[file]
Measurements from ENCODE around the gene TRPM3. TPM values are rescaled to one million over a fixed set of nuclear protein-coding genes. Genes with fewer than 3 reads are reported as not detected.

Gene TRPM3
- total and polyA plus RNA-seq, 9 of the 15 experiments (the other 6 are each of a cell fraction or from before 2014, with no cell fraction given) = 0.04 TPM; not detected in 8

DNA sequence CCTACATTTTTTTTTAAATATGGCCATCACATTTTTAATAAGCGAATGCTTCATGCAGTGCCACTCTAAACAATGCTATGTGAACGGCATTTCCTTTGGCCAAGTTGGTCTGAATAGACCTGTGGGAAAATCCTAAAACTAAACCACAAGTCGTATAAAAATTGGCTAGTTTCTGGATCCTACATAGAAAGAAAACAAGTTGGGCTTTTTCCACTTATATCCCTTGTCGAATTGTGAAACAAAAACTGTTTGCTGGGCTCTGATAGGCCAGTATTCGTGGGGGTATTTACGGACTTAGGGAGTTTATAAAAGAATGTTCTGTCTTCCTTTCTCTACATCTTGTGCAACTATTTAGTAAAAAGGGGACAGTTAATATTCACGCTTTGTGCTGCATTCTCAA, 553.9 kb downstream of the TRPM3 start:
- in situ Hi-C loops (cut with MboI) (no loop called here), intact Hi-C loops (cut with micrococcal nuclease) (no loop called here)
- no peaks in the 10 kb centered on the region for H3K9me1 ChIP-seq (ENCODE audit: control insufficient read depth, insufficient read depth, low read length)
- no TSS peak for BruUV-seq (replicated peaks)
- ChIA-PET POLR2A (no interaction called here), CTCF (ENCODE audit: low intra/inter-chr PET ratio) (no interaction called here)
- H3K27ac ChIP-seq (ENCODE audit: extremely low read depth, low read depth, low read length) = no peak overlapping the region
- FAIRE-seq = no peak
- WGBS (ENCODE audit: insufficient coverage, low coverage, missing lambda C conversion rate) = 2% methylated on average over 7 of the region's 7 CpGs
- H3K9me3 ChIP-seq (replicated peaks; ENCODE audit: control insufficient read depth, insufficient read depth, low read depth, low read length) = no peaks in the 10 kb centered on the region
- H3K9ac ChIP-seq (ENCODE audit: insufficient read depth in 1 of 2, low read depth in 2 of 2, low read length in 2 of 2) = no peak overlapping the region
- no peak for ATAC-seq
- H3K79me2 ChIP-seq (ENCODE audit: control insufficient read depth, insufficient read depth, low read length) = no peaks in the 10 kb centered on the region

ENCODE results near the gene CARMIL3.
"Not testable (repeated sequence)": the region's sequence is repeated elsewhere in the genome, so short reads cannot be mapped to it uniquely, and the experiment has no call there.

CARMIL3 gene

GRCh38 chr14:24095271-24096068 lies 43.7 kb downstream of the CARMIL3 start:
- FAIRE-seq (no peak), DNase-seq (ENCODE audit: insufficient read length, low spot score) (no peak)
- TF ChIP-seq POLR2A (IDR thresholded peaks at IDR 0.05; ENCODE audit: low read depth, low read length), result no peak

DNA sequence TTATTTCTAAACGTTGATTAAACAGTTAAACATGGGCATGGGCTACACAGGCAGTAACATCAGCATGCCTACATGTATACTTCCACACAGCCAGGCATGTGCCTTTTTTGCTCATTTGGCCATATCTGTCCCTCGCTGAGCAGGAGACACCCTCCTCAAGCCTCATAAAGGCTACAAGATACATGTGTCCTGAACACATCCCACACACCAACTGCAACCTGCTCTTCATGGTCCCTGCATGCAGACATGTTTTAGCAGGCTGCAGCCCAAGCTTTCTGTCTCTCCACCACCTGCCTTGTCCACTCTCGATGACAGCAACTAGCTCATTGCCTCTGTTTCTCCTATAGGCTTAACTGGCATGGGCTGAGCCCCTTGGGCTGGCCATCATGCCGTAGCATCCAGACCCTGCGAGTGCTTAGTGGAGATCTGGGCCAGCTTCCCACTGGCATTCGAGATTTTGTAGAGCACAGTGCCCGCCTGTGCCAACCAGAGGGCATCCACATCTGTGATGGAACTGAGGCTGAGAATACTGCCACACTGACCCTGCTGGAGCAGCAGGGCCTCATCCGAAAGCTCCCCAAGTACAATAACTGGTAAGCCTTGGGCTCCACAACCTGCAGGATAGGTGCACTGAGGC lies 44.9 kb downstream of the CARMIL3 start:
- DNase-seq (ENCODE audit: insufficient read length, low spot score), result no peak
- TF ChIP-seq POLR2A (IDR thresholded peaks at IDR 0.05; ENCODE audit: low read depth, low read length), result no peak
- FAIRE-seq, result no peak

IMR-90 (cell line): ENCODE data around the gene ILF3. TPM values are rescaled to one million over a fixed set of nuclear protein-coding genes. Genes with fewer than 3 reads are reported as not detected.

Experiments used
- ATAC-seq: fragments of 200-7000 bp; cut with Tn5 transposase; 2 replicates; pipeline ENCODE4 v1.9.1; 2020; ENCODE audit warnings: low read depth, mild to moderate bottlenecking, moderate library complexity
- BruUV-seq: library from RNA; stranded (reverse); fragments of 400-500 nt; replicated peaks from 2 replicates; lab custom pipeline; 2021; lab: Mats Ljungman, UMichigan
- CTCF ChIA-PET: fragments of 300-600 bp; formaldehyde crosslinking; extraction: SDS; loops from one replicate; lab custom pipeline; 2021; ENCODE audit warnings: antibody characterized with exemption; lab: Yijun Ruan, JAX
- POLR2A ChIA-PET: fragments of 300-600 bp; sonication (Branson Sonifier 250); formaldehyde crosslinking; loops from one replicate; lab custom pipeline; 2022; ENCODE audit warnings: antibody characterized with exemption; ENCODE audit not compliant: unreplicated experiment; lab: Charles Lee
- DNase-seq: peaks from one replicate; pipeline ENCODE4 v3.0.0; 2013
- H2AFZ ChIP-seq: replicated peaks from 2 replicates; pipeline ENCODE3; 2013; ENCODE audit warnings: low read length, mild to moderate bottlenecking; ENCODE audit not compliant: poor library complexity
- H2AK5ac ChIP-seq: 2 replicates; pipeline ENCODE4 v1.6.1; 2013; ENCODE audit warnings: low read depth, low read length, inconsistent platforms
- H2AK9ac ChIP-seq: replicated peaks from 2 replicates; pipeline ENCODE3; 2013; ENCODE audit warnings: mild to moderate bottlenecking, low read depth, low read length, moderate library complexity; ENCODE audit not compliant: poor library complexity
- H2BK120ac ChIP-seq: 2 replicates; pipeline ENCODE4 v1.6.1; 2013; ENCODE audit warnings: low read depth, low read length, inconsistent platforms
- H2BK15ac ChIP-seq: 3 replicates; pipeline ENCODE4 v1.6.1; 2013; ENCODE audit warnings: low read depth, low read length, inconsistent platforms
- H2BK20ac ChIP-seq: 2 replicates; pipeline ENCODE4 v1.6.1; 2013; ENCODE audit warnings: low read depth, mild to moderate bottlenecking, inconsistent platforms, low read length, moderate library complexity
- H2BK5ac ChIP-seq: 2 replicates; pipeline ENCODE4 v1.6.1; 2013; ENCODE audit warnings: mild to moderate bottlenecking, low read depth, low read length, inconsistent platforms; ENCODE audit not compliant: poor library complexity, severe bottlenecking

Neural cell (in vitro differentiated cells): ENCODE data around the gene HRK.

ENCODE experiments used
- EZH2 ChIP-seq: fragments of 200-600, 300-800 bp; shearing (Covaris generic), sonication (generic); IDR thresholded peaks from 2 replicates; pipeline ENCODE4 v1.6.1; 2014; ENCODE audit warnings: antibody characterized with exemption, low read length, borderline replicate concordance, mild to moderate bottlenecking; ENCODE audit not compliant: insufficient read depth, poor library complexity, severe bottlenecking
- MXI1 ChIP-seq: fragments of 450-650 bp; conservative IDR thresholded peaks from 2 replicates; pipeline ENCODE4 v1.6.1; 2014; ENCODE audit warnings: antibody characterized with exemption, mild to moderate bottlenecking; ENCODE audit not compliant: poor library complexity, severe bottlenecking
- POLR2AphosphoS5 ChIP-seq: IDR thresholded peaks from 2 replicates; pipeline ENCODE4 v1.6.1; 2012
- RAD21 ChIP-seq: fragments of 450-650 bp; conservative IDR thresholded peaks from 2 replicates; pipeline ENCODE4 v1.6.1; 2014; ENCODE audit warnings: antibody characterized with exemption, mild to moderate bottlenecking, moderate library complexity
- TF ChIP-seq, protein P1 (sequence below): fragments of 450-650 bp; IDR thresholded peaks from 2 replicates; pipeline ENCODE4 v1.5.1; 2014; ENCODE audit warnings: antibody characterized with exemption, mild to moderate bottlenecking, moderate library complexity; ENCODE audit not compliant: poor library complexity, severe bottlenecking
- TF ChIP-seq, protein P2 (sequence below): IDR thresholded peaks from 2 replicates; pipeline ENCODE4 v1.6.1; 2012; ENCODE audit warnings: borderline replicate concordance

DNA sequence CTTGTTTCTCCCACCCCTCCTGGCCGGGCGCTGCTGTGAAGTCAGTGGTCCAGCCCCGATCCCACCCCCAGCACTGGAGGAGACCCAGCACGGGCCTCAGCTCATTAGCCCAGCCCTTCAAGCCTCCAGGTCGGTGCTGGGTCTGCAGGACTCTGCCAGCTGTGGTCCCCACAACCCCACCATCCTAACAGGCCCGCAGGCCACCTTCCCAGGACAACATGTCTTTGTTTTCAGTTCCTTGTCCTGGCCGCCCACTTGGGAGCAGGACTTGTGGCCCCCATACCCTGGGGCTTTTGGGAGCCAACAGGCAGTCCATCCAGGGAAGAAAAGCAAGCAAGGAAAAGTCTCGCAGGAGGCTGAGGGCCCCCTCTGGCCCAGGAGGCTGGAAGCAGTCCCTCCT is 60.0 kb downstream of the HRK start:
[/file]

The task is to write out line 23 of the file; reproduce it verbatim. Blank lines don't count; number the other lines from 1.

- DNase-seq (ENCODE audit: insufficient read length, low spot score), result no peak